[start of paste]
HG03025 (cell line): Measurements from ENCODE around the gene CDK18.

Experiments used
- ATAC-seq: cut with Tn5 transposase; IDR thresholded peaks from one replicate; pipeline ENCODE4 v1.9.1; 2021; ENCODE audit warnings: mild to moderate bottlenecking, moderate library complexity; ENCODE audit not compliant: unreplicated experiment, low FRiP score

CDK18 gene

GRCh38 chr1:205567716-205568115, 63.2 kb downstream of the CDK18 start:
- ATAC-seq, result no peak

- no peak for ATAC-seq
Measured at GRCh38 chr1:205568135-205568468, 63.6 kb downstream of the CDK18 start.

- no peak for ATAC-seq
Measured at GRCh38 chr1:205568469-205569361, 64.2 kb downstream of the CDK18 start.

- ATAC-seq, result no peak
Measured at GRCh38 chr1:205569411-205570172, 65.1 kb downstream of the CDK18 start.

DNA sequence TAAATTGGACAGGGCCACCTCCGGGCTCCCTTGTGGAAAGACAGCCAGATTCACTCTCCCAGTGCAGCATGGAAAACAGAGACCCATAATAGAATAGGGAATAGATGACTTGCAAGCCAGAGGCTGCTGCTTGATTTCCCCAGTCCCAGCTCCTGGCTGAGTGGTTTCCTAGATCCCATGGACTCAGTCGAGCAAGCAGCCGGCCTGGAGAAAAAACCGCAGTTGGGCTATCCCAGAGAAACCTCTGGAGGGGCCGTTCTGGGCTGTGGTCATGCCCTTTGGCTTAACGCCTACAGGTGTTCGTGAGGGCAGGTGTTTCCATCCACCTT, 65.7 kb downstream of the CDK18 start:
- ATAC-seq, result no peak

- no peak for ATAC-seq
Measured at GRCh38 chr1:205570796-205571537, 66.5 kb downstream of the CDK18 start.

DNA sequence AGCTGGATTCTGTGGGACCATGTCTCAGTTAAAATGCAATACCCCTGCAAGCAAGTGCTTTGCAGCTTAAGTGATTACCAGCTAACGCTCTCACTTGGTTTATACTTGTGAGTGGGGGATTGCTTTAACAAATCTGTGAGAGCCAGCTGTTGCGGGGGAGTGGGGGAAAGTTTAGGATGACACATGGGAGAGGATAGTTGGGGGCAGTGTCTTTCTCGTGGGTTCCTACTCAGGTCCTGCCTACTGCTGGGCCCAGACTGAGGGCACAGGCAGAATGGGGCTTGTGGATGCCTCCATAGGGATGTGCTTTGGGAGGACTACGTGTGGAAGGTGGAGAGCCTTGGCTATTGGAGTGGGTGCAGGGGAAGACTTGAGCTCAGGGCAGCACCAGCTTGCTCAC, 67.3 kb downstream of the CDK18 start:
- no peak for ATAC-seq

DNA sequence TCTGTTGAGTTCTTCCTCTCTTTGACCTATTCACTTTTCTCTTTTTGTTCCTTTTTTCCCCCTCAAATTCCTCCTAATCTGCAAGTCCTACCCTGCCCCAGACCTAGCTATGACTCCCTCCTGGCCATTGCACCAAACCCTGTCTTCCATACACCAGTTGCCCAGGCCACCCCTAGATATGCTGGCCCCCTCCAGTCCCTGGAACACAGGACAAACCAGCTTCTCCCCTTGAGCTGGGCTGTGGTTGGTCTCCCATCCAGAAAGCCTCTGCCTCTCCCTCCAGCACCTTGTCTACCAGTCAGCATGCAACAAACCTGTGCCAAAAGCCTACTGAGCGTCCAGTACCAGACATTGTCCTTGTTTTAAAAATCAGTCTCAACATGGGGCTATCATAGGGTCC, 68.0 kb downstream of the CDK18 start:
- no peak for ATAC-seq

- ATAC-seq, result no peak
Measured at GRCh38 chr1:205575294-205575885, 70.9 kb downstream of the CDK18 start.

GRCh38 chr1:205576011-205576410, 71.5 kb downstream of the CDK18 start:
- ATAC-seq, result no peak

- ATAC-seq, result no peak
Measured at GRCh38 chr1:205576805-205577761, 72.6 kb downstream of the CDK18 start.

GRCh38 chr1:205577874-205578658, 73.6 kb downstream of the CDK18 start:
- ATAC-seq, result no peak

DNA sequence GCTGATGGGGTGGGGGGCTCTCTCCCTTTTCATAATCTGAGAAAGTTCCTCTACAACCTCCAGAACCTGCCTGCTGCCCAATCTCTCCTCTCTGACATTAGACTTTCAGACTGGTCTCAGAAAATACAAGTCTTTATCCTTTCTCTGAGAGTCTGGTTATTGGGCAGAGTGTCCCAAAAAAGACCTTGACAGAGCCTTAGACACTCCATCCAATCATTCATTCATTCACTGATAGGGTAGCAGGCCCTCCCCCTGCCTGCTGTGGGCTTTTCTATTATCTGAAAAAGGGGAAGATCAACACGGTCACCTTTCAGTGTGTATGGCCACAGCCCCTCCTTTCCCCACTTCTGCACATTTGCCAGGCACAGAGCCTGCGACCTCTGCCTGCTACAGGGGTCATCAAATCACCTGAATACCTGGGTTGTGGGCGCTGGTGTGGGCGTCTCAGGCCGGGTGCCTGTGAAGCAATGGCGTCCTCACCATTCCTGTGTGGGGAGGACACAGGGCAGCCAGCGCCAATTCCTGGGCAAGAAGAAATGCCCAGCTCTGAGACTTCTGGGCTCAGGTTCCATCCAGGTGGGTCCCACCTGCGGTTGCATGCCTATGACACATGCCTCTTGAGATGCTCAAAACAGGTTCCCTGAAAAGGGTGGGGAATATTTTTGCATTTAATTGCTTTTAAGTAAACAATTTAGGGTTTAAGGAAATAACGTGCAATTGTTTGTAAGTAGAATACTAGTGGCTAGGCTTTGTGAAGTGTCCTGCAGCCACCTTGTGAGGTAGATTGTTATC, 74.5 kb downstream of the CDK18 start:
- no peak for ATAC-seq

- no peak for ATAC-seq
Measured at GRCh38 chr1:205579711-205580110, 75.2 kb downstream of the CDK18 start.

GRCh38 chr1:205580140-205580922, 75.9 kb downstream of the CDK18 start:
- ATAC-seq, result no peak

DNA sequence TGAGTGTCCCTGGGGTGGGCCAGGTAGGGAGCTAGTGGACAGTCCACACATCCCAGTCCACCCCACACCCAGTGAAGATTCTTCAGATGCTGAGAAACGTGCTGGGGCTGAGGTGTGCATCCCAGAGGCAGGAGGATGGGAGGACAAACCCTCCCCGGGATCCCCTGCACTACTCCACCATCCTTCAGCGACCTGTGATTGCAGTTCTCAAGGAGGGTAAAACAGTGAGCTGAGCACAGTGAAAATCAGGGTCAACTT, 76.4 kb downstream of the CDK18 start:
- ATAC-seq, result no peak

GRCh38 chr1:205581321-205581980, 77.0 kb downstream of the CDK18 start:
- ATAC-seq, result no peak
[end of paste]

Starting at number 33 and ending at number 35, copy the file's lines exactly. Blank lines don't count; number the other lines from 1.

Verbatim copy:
GRCh38 chr1:205580140-205580922, 75.9 kb downstream of the CDK18 start:
- ATAC-seq, result no peak

DNA sequence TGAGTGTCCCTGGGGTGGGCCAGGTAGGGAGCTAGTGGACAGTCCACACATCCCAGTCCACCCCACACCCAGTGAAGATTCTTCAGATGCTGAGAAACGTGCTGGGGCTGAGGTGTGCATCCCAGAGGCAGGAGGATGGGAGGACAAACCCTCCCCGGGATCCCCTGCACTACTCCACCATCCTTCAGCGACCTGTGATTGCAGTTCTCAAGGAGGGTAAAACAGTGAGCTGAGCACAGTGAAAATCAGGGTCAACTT, 76.4 kb downstream of the CDK18 start: